Genesis' star was ascending quickly with all the newfound attention. But things didn't go smoothly when they began work on The Lamb Lies Down on Broadway, their planned two-disc grand statement to the masses. Just as they were gathering to begin work, Gabriel's wife had an extremely difficult delivery of their first daughter, who was touch-and-go in intensive care for the first several days of her life. While the rest of the band was getting down to business, their lead singer was a couple hundred miles away most of the time tending to his family. Banks and the other band members were frustrated with Gabriel's absences, and Gabriel was resentful that his friends weren't very sympathetic. Around the same time, Gabriel got an offer from film director William Friedkin to join his staff as a scriptwriter, and Gabriel asked his bandmates for some time off to pursue that opportunity. That request didn't land well at all, and the band's management prevailed on Friedkin to rescind his offer so Gabriel would feel free to work on the album and take it on tour.

The Lamb -- both the album and the tour that took Genesis across the United States and Europe -- was a huge success for the band. I wrote a post earlier about it ("It's only knock and know all, but I like it"). Artistically and commercially, it became the band's enduring legacy from that era. But to this day, none of the guys remember the time fondly. Gabriel isolated himself during the writing and recording process -- he and Banks couldn't see eye-to-eye on anything. On the road, Gabriel's elaborate stage sets and costumes caused too many technical issues for drummer Phil Collins' comfort, and Banks and Rutherford seethed over being cast in Gabriel's shadow. Guitarist Steve Hackett was irked by all the drama.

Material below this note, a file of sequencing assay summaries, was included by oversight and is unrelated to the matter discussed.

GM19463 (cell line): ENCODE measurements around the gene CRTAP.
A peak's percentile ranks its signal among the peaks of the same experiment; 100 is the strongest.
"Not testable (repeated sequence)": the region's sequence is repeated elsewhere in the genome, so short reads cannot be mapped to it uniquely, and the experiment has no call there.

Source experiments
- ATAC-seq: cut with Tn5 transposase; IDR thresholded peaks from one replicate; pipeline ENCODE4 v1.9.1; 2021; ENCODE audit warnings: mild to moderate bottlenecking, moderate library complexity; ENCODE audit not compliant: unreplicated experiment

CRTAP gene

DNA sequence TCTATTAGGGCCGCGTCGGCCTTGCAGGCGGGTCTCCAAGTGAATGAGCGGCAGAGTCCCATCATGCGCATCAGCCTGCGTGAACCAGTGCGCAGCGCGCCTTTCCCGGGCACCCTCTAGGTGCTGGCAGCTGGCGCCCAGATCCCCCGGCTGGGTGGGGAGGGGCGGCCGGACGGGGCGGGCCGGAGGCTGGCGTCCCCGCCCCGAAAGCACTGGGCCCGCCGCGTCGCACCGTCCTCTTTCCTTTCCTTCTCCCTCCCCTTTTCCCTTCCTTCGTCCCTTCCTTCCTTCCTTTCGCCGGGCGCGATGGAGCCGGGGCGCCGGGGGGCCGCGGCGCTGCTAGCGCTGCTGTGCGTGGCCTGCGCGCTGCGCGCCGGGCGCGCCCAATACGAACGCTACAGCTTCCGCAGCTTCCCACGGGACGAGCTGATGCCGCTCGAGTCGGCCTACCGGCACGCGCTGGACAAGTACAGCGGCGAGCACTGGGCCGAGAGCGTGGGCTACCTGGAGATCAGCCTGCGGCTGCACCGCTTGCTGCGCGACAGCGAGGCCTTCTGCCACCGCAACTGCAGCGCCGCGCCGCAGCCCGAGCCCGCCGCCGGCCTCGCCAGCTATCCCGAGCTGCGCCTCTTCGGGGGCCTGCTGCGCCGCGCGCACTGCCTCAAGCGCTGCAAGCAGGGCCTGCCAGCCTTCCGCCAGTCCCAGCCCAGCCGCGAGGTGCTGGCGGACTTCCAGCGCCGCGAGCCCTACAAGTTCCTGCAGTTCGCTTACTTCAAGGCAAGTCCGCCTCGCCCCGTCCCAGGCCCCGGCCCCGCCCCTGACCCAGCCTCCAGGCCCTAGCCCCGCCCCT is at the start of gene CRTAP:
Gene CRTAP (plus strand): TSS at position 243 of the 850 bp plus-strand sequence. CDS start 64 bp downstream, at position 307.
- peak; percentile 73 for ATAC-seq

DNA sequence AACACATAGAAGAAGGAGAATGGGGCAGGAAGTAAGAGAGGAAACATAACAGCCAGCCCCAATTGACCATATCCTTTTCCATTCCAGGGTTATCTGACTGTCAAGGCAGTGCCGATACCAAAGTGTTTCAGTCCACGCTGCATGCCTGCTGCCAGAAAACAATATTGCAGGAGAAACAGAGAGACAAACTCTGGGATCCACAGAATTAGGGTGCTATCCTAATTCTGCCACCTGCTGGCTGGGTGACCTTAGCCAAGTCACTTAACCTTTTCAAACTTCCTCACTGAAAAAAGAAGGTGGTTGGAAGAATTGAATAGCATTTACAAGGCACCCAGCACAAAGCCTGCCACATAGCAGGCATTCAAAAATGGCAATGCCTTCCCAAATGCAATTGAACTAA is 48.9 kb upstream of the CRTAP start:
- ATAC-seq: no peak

And everyone got angry and confused when Gabriel told his bandmates, just as they were hitting the road, that this tour would be it for him. He said he wanted to stay home with his family and stretch his creative wings on his own terms. Banks, Rutherford, Collins and Hackett were stunned that they were losing their lead singer and central character just as they felt the band was breaking through commercially. None of these guys were yet 25 years old, but they all suddenly found their lives in crisis.

Nearly a half-century on, we know it all turned out great for everyone. Gabriel went home to recharge while Genesis carried on without him. Hackett stuck around a little while longer before going off to do his own thing. And by the time another decade passed, Gabriel became a global superstar in the music and activism arenas. Genesis as a trio and Collins with his side gig as solo artist became hitmaking machines. Rutherford made a dent with his side project, Mike + the Mechanics. Banks has done some side work but mostly has remained the glue that has kept the Genesis ship sailing. Hackett found his happy niche writing and recording with a bevy of collaborators -- and became the one guy keeping those old Genesis songs alive with his Genesis Revisited albums and tours. We'll get to all that down the road. But next up, I'll have a ranking of those six Gabriel-era studio albums.